There! I said (wrote) it, out loud. Not that most people who know me don't already consider me a radical. No, I'm claiming the title because I want to be even more radical. But first, a few highlights from my past:
At age 15, I declare myself a vegetarian. It is short-lived; I have the kind of father who shouted "Not while you live under my roof!" Still, the seeds are planted.
Also at age 15, I decide that I am not willing to accept the umbrella theory of (Judeo-Christian) God-Dad (or Husband)-Child; where the child is under the disciplinary hand of the father, and the father is under the disciplinary hand of G-d. I told the pastor straight out that I'd be doing my own talking with any deity and that I'd be responsible for my own actions. He told my parents I was "troubled."
At 19, revolted by the practices of industrial meat production and unaware of any alternatives, I go vegetarian. Soon I am a card carrying PETA member; I return hundreds (if not thousands) of American Express applications to the company (postage-paid) with Fur is Dead written in big red letters (Amex offered fur coats in their rewards catalog). By 21 I am vegan.
In 1990 I celebrate the reemergence of Earth Day. I buy canvas grocery bags, I recycle, I start my interest in natural hair and body products, I join the Green party.
As I go through my college years I am introduced to feminism. My life changes. I study women's literature and decide to pursue a minor degree in Feminist Studies (the university insisted on calling it Women's Studies, however both the students and professors preferred the former).
I am introduced to a wide range of thinking of campus, and my ideas evolve regarding homosexuality, patriarchy, environmentalism, religion, politics, and much more. I attend a great women's conference and find out how great it was to be someplace where their are vegetarian options, openly lesbian women, women of color speaking out...women of all ages, races, sizes, religions, and sexual orientations connecting in a way I've never experienced before.
Back at my home university, I participate in a women's consciousness raising group, and I am a founding member of the women's center on campus. I spend hours alone everyday in a cold room with a desk, a couple of chairs, some old copies of Ms. Magazine, and a poster of Rosie the Riveter on the wall. Obviously, we got off to a slow start, but today the university has a large, thriving women's resource center.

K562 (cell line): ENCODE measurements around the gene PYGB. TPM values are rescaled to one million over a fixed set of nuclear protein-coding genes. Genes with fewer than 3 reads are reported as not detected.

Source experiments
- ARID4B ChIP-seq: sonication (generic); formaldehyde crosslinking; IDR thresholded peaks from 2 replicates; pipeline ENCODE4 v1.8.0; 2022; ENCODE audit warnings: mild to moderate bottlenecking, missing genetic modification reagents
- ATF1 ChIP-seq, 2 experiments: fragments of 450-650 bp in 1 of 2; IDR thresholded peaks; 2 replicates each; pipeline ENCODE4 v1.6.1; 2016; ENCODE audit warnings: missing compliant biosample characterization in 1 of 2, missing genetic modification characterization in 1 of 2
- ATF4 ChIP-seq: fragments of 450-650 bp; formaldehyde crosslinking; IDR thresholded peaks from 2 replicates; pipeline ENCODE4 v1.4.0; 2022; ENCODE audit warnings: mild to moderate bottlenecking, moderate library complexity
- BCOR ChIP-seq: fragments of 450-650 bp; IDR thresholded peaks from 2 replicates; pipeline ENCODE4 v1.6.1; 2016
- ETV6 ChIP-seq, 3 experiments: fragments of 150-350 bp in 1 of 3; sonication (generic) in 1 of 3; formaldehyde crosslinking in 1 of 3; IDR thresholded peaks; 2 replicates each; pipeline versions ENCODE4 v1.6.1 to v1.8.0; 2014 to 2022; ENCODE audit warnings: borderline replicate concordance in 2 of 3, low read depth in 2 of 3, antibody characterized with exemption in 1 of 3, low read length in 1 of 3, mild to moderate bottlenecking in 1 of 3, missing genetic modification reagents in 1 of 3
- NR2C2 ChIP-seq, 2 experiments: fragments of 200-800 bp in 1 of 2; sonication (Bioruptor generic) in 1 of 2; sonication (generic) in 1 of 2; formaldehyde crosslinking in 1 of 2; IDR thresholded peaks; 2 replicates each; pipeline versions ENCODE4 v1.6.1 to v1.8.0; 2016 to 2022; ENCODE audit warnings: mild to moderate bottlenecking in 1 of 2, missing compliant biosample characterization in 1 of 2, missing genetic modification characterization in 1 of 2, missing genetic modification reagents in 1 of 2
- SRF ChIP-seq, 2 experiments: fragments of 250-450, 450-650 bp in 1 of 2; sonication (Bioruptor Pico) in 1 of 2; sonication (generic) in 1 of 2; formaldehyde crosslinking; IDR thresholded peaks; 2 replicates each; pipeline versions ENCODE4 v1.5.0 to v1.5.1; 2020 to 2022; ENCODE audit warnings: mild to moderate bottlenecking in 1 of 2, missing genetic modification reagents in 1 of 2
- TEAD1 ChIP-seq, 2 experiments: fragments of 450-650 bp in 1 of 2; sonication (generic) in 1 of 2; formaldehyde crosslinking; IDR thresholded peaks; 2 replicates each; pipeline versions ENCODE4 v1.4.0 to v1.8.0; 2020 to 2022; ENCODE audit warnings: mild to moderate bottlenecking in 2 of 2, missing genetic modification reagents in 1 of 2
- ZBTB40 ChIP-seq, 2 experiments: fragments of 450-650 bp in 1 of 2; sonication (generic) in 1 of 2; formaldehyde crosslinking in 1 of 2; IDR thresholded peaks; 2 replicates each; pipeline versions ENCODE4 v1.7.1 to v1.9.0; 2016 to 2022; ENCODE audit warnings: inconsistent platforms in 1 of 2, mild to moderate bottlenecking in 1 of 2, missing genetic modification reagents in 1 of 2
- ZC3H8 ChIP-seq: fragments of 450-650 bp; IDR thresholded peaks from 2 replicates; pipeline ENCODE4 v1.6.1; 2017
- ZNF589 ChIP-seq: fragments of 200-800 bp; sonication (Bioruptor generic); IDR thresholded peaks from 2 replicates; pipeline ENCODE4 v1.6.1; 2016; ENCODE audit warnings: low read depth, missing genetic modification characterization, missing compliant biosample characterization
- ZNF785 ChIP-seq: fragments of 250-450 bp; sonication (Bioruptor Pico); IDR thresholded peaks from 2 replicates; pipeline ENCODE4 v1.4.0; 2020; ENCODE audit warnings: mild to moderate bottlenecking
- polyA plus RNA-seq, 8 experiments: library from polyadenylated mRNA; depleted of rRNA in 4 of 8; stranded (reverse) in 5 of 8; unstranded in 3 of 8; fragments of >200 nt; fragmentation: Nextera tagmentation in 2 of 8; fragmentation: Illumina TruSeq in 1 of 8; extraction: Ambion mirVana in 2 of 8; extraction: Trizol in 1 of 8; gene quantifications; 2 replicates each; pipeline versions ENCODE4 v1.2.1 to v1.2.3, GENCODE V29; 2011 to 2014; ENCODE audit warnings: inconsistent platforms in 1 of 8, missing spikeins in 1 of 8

I graduate, and ditch the idea of getting my teaching credential. Instead I pursue banking. I become the youngest branch manager in the history of the company, and help to change a lot of people's thinking about the abilities of young people. I butt heads with upper management quite often, advocating for better wages for my staff.
In 1999 I become a mother, and a stay-at-home mother at that. Many people see this as a step backward. I, however, am a radical mother. I make baby food from organic produce. I use cloth diapers on my baby, and I don't bleach them. I wear my baby in a sling, and I sleep with him too. Soon I have two babies, both boys, and I realize that I am raising the next generation of feminist men....
The past 8 years have seen me moving more and more away from the mainstream. Once I realized that many of my values had been co-opted and were being marketed to I stepped away. If big organic wants to sell me food, I decide to grow as much of my own as I can. If they want me to buy eco-friendly clothing, I decide to buy second hand clothing and other items. I focus strongly on the reduce portion of reduce-reuse-recycle. I reduce my electricity use, and I reduce it again. I walk and ride my bike to reduce my use of oil. I find local farmers to purchase food from.
So, yes, my eating is radical. We eat nearly 100% organic, and we are making a conscious shift toward local and seasonal food. We don't eat trans fats, HFCS, artificial flavorings or colorings, or much that is processed in any way. In an absolute shift from the vegetarianism we once pursued, we have begun eating humanely-raised meat. Our standards are high, and big organic doesn't make the cut. For us there must be no CAFOs. Animals must be treated with respect during their lives and at death. All ruminants must be strictly grass-fed, on pasture. Eggs come from a small, local, free-ranging flock. We don't eat a lot of meat, however we are voting with our dollars for sustainable agriculture. After years as vegetarians we see that the organic life must include animals for soil fertility.
My parenting is radical. I don't hit my children. I don't shame them. I live my life with them. They don't go to public school, and we don't home learn for religious reasons either. They are growing up in a home where their father and I live as partners, sharing the tasks of home tending and child raising. Most importantly, my children are growing up with the belief that they are important. They aren't second class citizens. They have wants and needs that are as important as mine. I want them to live now, and not only for the future.
After years of informally studying women and friendship I have finally overcome many of the stumbling blocks that prevent true friendship among women, and I have a great group of friends. Each and everyone of us is radical in some way. We are all home learners. Some are home birthers, some cloth diaper, some co-sleep, some baby wear, some use alternative medicine, some are environmentalists, some are hand crafters, some are gardeners, some are thrifters, some eat an organic diet, some eat local, some don't vaccinate...the list goes on.
There is more, of course. Laundry lists aren't that helpful. I, however, wanted to shout loud and clear "I AM A RADICAL!" I'm at a place now where I'm not sure I want to hide the radical things about myself that other people don't like. I'm proud to be radical, and I want to be even more so. A radical woman, raising radical children, changing the world.